Arismendi et al. (2012) analyse changes in hydrology resulting from climate change. They report on a shift in the timing of low flow and summer high temperatures in North American streams, both important biological stressors. The authors argue that increased climatic variability results in a shorter lag between the two stressors, and thus potentially reduce the time needed for the recovery from successive environmental stress. This type of hydrological impact affects already a large number of natural streams on regional scale and it will become of increasing importance in the future.
The significance of hydromorphological factors for stream organisms is confirmed by Wyżga et al. (2012), showing that the Biological Monitoring Working Party score system, when used in a gravel bed river in Poland, responds more to the channel characteristics (either channelized or not) than to water quality. These results have important implications for projects attempting to restore channel morphology.
In this same context, Jähnig et al. (2012) compare habitat diversity and morphodynamics in actively and passively restored reaches with non-restored control reaches in mountain streams. They found an increase in habitat richness, diversity and habitat dynamics within the restored reaches. The analysis of discharge data support that floods that exceed the critical shear stress of the bed material and the time span since restoration, determine the potential for morphological changes.
An example of how flow diversion at small hydropower plants affects nutrient retention is given by the research undertaken by Izagirre et al. (2012). The authors measured nutrient retention at the stream channels and compared it to the diversion canals. The strong morphological contrast between different types of reaches did not result in consistent differences in transient storage and nutrient uptake efficiency. Uptake rates for phosphate remained similar, whereas ammonium retention was found to be even higher in the diversion canals. The authors conclude that effects of hydropower plants on nutrient retention depend on the proportion of flow diverted, and hence on operational decisions.
Dealing with the impacts of river regulation as well, González et al. (2012) show several effects from river regulation on ecosystem functioning, and more specifically on the degradation of organic matter, a pivotal function of headwater streams (Gessner & Chauvet, 2002). They report reduced leaf litter breakdown rates downstream of small dams, even if the dams did affect neither the water temperature nor nutrient concentrations. The authors explain lower breakdown rates by differences in the community structure, in particular by the absence of shredding limnephilid caddisflies below the dams. This type of impact, which is mediated by groups of organisms and their respective differences in tolerance towards a modified hydrology, is expected to be common in many rivers of the world.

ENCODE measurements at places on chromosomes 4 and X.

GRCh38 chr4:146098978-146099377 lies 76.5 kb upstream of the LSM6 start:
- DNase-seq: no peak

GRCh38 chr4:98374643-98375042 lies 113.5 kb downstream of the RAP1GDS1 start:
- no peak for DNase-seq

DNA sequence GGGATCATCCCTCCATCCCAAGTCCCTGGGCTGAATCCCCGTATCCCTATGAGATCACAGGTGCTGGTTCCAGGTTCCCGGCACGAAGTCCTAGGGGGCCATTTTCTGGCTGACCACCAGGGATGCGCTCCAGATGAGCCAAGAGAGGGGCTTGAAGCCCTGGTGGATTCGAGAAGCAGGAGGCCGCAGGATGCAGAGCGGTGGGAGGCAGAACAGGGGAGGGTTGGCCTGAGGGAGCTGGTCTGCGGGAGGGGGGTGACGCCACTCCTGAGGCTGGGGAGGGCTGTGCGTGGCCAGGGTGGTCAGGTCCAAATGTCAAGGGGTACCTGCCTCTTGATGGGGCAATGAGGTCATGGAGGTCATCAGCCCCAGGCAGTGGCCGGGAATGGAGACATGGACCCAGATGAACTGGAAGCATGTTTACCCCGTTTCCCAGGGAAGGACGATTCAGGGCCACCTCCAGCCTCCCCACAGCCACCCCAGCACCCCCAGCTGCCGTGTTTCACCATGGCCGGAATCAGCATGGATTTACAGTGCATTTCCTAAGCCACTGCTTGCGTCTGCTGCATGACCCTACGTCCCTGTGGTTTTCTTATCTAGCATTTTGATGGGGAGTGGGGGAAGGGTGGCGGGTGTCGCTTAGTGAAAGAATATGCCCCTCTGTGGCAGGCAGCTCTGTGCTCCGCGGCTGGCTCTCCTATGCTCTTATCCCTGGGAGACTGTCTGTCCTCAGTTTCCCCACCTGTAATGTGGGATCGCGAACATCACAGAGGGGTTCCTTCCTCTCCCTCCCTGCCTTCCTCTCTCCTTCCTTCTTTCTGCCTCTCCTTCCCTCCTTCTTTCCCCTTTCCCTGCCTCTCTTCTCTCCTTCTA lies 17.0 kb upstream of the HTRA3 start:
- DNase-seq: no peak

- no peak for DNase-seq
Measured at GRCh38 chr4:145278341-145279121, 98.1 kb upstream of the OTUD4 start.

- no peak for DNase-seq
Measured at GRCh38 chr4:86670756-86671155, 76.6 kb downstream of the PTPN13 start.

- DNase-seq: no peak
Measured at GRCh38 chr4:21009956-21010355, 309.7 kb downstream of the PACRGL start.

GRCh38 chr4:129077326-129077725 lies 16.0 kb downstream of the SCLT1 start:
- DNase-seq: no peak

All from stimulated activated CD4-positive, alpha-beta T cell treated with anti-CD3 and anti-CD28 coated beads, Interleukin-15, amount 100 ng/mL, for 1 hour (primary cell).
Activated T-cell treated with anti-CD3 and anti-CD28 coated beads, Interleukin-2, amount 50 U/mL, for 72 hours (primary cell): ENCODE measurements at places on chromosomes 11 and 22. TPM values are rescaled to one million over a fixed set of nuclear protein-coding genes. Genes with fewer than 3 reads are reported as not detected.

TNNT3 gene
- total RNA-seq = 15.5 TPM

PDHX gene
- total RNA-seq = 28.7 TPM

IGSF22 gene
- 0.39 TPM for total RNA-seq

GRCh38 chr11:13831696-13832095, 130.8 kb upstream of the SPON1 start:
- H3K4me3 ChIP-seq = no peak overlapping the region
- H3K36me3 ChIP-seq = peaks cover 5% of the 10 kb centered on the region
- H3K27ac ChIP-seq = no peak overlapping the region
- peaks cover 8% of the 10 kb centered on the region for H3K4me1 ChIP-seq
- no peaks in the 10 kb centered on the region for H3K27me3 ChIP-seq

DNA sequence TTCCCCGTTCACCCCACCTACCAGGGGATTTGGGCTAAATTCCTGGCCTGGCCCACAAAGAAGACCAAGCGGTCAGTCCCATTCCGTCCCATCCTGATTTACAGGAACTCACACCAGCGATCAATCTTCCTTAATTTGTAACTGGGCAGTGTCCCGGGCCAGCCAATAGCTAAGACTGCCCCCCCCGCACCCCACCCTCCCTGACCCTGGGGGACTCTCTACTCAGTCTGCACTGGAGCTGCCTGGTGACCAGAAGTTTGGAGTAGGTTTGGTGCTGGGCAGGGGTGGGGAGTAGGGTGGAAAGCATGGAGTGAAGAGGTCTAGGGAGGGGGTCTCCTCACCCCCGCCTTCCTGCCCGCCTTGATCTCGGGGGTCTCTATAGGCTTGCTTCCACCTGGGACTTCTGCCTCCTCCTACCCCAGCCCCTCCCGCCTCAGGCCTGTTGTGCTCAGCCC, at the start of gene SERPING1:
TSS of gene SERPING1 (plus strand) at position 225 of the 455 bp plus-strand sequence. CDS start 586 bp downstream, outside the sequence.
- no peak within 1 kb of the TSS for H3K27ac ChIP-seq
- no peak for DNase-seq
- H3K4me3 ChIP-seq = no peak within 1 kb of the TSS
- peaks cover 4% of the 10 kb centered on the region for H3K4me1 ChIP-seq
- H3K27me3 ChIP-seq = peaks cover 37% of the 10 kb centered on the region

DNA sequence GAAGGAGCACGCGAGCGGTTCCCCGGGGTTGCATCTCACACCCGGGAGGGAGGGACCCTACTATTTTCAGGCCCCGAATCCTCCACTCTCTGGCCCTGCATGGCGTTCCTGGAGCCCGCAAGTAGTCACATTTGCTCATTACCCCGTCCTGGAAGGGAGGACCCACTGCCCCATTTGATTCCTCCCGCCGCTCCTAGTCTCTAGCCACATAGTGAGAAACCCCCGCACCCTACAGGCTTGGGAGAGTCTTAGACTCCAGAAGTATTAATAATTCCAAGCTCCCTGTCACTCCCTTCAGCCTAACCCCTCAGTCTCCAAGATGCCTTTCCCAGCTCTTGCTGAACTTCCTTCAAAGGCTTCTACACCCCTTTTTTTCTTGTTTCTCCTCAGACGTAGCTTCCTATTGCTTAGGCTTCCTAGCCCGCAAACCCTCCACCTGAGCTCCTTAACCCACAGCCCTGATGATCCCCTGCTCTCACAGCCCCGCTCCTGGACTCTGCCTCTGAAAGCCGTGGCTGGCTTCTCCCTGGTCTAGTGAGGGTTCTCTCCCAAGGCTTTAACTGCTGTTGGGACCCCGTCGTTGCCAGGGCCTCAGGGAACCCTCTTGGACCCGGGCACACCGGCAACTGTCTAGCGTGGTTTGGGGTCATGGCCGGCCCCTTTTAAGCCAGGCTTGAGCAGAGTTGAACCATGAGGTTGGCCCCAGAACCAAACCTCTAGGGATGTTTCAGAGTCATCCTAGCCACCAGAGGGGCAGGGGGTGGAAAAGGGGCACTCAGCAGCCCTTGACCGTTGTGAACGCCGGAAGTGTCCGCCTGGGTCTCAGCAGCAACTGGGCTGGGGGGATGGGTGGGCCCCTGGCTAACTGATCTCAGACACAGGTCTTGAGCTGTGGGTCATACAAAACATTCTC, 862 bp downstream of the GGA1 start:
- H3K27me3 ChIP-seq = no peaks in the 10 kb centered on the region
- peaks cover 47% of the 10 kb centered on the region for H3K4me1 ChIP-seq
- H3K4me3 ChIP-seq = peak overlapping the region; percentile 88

Elosegi & Sabater (2012) review the literature linking river regulation and channel modification with ecosystem functioning. They show some functional variables to respond in very consistent and thus, predictable ways, other functions of the ecosystem to be more context dependent, and that there is still little information available on some important functional attributes of river ecosystems. The published information shows that even light modifications of hydrology and channel form can have severe effects, and that effects are very specific to different functional variables. More importantly for managers, the authors propose a set of criteria for the selection of relevant functional variables to evaluate the ecological impacts of hydromorphological modifications.
The range of the research papers in this special issue reflects the interdisciplinary nature of the theme among hydrology, hydraulics, fluvial morphology and biology. We hope that the special issue can stimulate further work in the complex interplay of form and function across disciplines. We wish to thank all the authors for contributing their research, as well as to Hydrobiologia for giving us the opportunity to arrange this special issue. The help of many reviewers largely enhanced the quality of the papers.